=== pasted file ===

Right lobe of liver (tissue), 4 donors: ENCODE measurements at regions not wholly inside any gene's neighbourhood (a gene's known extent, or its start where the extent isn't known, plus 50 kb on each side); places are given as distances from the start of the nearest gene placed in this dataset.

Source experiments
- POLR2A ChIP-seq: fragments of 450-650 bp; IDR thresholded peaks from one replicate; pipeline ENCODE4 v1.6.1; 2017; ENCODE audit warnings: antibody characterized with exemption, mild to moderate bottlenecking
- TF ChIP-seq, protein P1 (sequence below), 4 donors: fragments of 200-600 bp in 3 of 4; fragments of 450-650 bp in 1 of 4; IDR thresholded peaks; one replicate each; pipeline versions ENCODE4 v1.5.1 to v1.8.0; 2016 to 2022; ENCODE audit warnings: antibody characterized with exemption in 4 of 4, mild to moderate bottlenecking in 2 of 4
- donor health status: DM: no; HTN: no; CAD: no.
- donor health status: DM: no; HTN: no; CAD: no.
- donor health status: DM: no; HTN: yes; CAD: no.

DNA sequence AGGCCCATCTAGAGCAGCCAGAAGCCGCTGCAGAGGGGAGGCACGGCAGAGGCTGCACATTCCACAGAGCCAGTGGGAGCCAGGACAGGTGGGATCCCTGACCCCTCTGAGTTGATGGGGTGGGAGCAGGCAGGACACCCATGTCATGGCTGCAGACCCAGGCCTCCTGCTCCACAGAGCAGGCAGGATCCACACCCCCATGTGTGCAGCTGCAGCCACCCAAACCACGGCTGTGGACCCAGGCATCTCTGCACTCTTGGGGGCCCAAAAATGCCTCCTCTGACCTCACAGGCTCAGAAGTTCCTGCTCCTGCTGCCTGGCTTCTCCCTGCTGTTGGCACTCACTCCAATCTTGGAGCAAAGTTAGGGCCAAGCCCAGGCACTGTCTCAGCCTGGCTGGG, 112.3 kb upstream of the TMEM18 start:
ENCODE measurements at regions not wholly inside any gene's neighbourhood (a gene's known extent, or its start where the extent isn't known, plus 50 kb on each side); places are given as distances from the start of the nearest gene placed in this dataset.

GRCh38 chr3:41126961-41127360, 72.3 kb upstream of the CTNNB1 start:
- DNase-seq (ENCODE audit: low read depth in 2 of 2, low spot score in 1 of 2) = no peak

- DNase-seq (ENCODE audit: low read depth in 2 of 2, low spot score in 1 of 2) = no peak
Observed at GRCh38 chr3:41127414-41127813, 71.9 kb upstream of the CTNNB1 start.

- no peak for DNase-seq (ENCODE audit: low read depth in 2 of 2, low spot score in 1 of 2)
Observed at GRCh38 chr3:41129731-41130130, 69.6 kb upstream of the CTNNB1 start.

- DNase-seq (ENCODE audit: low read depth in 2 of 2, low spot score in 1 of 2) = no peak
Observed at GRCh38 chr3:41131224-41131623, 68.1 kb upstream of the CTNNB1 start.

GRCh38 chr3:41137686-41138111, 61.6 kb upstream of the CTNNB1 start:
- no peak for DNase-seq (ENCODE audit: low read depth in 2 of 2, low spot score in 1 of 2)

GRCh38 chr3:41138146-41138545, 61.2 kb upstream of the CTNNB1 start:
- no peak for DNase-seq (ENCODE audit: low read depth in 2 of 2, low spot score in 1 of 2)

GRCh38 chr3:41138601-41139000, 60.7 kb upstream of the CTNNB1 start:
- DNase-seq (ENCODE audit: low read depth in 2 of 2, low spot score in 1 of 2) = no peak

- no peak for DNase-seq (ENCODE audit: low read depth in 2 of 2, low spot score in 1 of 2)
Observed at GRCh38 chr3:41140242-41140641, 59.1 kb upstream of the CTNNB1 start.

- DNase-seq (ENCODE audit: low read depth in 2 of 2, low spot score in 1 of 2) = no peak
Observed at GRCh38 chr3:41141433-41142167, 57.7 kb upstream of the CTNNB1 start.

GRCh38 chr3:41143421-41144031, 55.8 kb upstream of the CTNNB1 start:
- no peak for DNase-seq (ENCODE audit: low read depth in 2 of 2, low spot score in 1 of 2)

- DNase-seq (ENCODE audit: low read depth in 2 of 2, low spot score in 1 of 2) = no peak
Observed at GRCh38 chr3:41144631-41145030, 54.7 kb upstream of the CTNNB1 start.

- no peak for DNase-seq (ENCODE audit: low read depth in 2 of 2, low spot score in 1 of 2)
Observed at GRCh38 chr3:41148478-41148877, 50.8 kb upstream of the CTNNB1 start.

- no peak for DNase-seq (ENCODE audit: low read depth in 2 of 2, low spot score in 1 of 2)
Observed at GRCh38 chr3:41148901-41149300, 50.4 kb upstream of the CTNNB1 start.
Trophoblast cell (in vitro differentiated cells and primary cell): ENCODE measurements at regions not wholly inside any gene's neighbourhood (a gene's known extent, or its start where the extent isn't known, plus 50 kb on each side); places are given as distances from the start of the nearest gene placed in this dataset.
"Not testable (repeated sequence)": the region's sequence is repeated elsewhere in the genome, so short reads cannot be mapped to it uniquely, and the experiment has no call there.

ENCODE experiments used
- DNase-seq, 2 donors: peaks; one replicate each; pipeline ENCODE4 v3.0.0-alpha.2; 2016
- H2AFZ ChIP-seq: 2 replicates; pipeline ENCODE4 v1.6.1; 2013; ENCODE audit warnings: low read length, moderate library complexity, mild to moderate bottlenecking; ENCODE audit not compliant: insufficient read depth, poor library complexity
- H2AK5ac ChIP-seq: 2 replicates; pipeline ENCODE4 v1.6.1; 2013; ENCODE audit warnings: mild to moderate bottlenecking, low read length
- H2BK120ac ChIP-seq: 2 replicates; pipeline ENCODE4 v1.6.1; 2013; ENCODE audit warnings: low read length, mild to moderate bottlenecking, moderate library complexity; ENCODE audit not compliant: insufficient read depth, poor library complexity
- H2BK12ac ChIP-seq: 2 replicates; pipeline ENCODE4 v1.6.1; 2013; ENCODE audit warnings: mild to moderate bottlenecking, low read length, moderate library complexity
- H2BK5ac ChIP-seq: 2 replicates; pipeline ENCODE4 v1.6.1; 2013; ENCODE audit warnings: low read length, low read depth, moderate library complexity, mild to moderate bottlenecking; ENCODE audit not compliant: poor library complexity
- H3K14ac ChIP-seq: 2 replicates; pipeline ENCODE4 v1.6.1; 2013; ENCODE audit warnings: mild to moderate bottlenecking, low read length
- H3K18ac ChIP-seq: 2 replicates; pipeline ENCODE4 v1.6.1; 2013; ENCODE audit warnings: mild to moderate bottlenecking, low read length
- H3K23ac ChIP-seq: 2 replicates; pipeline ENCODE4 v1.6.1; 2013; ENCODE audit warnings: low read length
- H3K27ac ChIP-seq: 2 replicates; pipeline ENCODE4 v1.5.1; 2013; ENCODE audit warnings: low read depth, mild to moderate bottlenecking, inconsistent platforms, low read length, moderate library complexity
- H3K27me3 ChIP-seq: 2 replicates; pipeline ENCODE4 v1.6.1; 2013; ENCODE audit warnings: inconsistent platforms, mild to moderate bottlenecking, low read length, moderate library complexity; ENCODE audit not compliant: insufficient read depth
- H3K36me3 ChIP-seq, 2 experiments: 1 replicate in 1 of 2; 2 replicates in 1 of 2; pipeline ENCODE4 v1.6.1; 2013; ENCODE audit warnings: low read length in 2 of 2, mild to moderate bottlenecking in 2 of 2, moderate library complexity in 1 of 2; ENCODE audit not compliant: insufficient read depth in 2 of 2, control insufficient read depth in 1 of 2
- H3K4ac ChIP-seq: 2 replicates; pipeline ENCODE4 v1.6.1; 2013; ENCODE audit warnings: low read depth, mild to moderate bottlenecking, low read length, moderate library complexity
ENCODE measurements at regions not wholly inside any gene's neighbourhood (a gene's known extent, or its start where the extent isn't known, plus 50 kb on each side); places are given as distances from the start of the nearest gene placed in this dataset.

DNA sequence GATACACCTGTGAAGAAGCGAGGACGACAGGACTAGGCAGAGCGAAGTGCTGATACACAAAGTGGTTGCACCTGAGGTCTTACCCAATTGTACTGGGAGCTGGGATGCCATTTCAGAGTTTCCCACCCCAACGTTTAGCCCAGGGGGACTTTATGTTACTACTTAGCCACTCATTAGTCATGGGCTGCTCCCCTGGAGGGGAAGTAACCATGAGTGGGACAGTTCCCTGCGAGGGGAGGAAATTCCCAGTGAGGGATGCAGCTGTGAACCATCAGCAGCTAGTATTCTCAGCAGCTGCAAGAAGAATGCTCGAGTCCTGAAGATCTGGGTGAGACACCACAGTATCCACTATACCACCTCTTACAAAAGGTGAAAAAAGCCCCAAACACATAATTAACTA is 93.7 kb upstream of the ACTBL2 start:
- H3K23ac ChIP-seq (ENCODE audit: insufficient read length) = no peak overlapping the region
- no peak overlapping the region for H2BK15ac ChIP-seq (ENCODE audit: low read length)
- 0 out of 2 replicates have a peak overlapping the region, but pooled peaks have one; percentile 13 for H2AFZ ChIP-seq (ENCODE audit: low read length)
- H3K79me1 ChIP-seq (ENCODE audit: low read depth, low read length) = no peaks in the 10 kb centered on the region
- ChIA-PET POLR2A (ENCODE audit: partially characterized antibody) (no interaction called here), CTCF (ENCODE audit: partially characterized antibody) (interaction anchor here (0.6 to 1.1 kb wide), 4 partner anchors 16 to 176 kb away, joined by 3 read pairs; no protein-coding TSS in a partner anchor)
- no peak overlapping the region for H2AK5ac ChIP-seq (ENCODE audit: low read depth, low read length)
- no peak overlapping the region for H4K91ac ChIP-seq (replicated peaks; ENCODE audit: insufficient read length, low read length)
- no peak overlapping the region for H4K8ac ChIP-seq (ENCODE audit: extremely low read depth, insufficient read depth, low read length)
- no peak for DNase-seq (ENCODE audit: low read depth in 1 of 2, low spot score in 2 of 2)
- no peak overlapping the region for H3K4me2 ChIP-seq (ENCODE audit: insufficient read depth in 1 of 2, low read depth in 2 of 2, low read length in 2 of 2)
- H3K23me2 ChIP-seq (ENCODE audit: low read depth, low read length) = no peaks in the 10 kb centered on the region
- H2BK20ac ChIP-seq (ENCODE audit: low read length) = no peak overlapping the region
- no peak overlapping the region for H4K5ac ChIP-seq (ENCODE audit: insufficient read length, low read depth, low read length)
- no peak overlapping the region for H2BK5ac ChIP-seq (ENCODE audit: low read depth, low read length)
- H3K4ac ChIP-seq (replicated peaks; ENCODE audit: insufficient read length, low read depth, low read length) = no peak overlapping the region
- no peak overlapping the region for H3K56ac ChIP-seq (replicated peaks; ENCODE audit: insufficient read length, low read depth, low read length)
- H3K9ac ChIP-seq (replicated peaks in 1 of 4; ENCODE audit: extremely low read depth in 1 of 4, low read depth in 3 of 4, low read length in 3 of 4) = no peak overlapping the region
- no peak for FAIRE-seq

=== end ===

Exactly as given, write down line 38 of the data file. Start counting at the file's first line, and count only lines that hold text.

ENCODE experiments used